[Federal Register: December 5, 2005 (Volume 70, Number 232)]
[Page 72463-72464]
From the Federal Register Online via GPO Access [wais.access.gpo.gov]



Fish and Wildlife Service

Draft Comprehensive Conservation Plan and Environmental 
Assessment for Shawangunk Grasslands National Wildlife Refuge

AGENCY: Fish and Wildlife Service, Department of the Interior.

ACTION: Notice of availability.


SUMMARY: The U.S. Fish and Wildlife Service (Service, we, our) 
announces that the draft Comprehensive Conservation Plan (CCP) and 
Environmental Assessment (EA) for the Shawangunk Grasslands National 
Wildlife Refuge (NWR) is available for review. The Service prepared 
this CCP/EA in compliance with the National Environmental Policy Act of 
1969, and the National Wildlife Refuge System Administration Act of 
1966, as amended by the National Wildlife Refuge System Improvement Act 
of 1997 (16 U.S.C. 668dd, et seq.).

DATES: The draft CCP/EA will be available for public review and comment 
for a 45-day period starting with the publication of this notice.

ADDRESSES: Copies of the draft CCP/EA on compact diskette or in print 
may be obtained by writing to Nancy McGarigal, U.S. Fish and Wildlife 
Service, 300 Westgate Center Drive, Hadley, Massachusetts 01035, or e-
mail northeastplaning@fws.gov. The document may also be viewed on the 
Web site at http://library.fws.gov/ccps.htm. We plan to host one 

evening public meeting in the Town of Shawangunk. We will announce the 
details at least 2 weeks in advance in local papers and post them at 
the refuge.

FOR FURTHER INFORMATION CONTACT: Nancy McGarigal, Refuge Planner, U.S. 
Fish and Wildlife Service, 300 Westgate Center Drive, Hadley, 
Massachusetts 01035, 413-253-8562 (telephone), 413-253-8562 (FAX), or 
e-mail Nancy at Nancy_McGarigal@fws.gov.

SUPPLEMENTARY INFORMATION: The National Wildlife Refuge System 
Administration Act of 1966, as amended by the National Wildlife Refuge 
System Improvement Act of 1997, requires the Service to develop a CCP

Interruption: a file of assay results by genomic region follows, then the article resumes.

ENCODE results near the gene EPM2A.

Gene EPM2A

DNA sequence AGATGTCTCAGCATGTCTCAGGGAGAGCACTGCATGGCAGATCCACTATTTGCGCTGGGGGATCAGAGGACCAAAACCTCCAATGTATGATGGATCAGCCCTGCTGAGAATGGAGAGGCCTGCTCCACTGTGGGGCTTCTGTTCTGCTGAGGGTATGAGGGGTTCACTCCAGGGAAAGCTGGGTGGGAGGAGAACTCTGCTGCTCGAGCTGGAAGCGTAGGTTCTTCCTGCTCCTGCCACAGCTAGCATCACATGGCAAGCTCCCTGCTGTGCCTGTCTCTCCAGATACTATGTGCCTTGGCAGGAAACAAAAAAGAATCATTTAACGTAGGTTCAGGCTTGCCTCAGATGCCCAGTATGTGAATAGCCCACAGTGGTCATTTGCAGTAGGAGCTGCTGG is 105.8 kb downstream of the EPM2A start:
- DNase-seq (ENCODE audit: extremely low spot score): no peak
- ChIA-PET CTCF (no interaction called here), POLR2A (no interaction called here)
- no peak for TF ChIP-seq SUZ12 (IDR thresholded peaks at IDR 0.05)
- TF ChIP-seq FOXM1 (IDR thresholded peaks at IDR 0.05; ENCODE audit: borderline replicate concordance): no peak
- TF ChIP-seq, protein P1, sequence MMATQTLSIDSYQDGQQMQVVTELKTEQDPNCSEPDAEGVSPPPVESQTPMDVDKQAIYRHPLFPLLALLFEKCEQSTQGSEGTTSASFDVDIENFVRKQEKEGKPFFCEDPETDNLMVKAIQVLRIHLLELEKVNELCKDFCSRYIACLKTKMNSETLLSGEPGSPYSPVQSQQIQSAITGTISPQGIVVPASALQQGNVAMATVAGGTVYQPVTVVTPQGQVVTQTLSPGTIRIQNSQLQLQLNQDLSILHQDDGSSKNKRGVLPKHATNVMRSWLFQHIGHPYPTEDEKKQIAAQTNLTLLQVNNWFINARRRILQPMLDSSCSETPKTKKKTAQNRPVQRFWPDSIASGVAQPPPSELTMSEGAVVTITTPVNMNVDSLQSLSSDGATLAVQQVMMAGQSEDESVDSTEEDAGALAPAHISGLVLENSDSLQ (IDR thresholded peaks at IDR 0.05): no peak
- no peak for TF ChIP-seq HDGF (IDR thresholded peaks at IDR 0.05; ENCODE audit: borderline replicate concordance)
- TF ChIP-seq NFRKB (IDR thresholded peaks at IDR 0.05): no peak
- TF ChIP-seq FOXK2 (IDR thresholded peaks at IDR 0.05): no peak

for each refuge. The purpose of developing a CCP is to provide refuge 
managers with a 15-year strategy for achieving refuge purposes and 
contributing to the mission of the National Wildlife Refuge System, in 
conformance with the sound principles of fish and wildlife science, 
natural resources conservation, legal mandates, and Service policies. 

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addition to outlining broad management direction on conserving wildlife 
and habitats, CCPs identify wildlife-dependent recreational 
opportunities available to the public, including opportunities for 
hunting, fishing, wildlife observation and photography, and 
environmental education and interpretation. The Service will review and 
update each CCP at least every 15 years in accordance with the National 
Wildlife Refuge System Improvement Act of 1997 and the National 
Environmental Policy Act of 1969.
    The transfer of 566 acres from the United States Military Academy 
at West Point (through the General Services Administration) to the 
Service created the Shawangunk Grasslands NWR in 1999. No land has been 
added since then. The refuge was established for its ``particular value 
in carrying out the national migratory bird management program'' (16 
U.S.C. 667b), under the general legislative authority of the Transfer 
of Certain Real Property for Wildlife Conservation Purposes Act (16 
U.S.C. 667b) and the Federal Property and Administrative Services Act 
(40 U.S.C. 471 et seq.; repealed by Public Law 107-217, August 21, 
2002). Our Regional Director's memorandum to the General Services 
Administration, dated October 17, 1997, specifies the refuge's Regional